I have run into YECs who view geology as an inferior science because it works with historical methods rather than the “scientific method.”
As a YEC, I’d like to make some comments.
First of all, I think that this doesn’t make geology less scientific. It does, however, make the results of geology less epistemologically compelling. What makes physical science epistemologically compelling is that if someone has a different idea, the processes involved are usually generally amenable to set up the experiment in many different ways. We can see the variables, and we can map out, with precision, precisely how each variable fits. Likewise, every skeptic has the ability to rerun the experiment with different variables changed. Even with all of this, this does not guarantee the validity of the resulting theories and laws, but it does mean that, at minimum, the problem and solution are well-defined and well-tested.
However, with sciences that are more forensic in character, such tamperings with the process are not available. Therefore, we are dealing with circumstantial, not experimental, data. Circumstantial data should not be ignored, but it is much less epistemologically compelling for a definitive conclusion.
A lot of people (I think Mayr was in this camp), while they admit the differences in the methodologies between experimental and forensic approaches, don’t realize the epistemological restrictions this places on them. It is fine to operate a science this way, but only if the difficulties in doing so are honestly handled.
If it is true that post-hoc circumstantial data is all that is available to geology, then one also has to admit the massive limitation this makes in any compelling case that one tries to establish from it. Every methodology has its pros and cons. The problem is that many who engage in forensic-type activities try to place upon it the same weight that experimental approaches have. Just because experimental approaches aren’t available is not a valid reason for arbitrarily increasing the certainty of other methods of inquiry. It just doesn’t follow.
In my own case, I think that forensic methods are not the only ones we have. We have an additional set of accounts – written reports of historical incidents. I believe that observation is to be taken over circumstantial evidence. The written evidence from nearly every culture in the whole world is that there was a flood that drowned nearly all of humanity. Therefore, I think it is more appropriate to interpret the circumstantial evidence in light of the written reports, instead of taking the circumstantial evidence as more forceful, and then interpreting the written reports in the context of what we think the circumstantial evidence says.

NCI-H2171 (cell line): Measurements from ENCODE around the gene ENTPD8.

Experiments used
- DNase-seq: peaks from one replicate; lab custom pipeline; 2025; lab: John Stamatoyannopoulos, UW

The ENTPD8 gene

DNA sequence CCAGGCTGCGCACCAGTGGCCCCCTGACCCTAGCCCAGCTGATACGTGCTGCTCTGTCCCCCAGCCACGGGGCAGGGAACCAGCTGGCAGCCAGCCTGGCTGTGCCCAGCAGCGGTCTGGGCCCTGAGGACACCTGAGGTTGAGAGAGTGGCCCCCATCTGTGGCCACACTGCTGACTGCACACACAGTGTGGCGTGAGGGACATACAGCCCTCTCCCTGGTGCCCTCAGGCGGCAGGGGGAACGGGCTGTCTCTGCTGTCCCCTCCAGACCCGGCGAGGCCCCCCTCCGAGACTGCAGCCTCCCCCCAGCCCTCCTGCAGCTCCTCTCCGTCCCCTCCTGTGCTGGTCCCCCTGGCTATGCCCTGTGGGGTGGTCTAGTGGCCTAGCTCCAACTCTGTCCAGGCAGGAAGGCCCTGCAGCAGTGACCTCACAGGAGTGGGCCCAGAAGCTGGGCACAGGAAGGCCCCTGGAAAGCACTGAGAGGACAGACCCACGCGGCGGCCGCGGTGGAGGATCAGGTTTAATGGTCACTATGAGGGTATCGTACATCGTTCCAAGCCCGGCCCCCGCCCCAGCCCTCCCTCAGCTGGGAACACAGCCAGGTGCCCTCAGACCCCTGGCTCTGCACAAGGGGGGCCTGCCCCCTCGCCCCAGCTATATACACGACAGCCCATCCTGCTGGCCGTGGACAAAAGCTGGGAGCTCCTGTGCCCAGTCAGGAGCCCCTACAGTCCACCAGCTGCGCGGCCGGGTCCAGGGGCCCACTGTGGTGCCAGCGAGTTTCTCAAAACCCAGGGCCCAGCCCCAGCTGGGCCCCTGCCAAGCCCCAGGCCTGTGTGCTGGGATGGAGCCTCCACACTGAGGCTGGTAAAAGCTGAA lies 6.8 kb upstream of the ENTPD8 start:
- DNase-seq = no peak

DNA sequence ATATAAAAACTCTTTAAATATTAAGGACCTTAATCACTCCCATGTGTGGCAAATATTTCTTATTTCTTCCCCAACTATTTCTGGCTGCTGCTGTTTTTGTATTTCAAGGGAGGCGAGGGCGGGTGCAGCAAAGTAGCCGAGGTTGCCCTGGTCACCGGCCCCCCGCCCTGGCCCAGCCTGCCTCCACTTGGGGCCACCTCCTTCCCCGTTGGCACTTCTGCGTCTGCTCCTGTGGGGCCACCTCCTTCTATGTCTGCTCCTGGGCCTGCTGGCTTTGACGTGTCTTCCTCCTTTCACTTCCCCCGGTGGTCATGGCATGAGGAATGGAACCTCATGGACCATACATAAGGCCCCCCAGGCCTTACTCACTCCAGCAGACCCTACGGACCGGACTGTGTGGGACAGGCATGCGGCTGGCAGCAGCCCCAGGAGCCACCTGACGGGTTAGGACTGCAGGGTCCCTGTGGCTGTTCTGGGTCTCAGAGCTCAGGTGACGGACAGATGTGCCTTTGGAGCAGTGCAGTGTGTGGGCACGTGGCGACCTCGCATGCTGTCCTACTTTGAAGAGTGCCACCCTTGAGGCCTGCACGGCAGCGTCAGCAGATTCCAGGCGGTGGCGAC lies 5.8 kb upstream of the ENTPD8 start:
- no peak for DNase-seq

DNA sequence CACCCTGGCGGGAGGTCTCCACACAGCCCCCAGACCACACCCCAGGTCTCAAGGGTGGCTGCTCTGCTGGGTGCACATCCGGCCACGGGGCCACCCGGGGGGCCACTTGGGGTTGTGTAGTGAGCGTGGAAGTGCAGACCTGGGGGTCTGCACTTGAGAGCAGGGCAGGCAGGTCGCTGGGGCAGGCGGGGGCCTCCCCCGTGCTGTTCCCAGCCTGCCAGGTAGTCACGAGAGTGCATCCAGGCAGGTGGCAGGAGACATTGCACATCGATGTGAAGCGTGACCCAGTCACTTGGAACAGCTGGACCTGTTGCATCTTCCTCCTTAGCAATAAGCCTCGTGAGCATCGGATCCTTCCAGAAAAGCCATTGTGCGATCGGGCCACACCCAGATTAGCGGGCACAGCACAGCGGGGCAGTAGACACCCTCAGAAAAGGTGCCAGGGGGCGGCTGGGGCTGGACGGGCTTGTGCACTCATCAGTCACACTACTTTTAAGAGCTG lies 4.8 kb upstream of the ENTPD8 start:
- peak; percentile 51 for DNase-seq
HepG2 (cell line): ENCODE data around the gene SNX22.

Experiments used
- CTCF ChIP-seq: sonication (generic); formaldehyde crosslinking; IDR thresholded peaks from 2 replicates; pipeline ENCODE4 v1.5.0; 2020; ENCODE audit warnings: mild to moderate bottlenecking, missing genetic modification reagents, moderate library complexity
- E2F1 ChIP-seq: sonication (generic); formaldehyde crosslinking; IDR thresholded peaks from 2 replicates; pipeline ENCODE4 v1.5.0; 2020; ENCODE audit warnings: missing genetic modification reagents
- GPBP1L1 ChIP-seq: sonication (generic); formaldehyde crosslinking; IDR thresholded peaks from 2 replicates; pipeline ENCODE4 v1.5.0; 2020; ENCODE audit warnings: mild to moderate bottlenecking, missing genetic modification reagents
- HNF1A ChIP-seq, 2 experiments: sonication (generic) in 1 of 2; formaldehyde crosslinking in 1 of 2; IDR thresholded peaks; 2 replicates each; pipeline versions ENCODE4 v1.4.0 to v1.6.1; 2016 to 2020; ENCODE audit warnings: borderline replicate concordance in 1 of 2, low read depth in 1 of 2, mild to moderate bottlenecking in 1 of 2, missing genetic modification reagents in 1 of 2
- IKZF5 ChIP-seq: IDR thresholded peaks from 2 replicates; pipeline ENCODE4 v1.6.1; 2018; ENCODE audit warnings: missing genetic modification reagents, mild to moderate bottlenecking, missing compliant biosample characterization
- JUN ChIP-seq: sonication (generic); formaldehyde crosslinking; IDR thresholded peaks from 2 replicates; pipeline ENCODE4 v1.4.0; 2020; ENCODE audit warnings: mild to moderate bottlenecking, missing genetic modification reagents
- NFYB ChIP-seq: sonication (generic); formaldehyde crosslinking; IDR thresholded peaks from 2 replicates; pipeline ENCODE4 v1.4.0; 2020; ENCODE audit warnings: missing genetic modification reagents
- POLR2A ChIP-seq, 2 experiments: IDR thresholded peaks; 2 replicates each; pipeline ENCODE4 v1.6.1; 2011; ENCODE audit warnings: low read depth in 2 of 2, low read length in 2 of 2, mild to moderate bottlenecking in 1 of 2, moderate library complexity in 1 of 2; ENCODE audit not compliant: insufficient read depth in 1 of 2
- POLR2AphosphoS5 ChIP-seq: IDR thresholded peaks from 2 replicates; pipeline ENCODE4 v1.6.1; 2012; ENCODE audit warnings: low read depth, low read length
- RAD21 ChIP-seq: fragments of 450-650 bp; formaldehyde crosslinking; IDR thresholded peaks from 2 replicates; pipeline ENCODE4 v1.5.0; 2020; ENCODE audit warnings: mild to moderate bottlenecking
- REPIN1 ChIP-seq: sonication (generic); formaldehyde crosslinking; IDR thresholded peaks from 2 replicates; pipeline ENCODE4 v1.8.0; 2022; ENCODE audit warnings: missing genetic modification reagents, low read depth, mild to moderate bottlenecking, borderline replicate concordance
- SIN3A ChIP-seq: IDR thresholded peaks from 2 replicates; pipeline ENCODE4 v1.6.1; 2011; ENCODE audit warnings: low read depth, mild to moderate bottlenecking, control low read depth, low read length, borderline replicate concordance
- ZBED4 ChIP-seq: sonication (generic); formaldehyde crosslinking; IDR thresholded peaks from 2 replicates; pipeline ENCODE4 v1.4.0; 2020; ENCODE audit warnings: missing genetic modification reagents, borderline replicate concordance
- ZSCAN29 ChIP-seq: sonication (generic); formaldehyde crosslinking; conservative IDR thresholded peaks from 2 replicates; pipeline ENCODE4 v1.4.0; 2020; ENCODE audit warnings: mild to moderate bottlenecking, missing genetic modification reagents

In summary, you can’t automatically upgrade the epistemological status of a methodology just because more reliable methodologies aren’t available.
Nice quote. This would fit nicely into my Powerpoint talk I’m giving this month entitled, “Evolution, but is it Science?” It shows the difference between the empirical and forensic sciences. I quote a forensic scientist who would agree with Winter that Historical Geology, Paleontology and Biological Evolution are all forensic sciences, because all their activity occurred in the past and are unrepeatable today. Thanks for recycling this quote. If I credit your blog, may I use it?
Go for it.
It is the nicest summary of the difference between the experimental and historical sciences I’ve seen in a textbook. I have never seen anything even remotely like it in an introductory or high school text.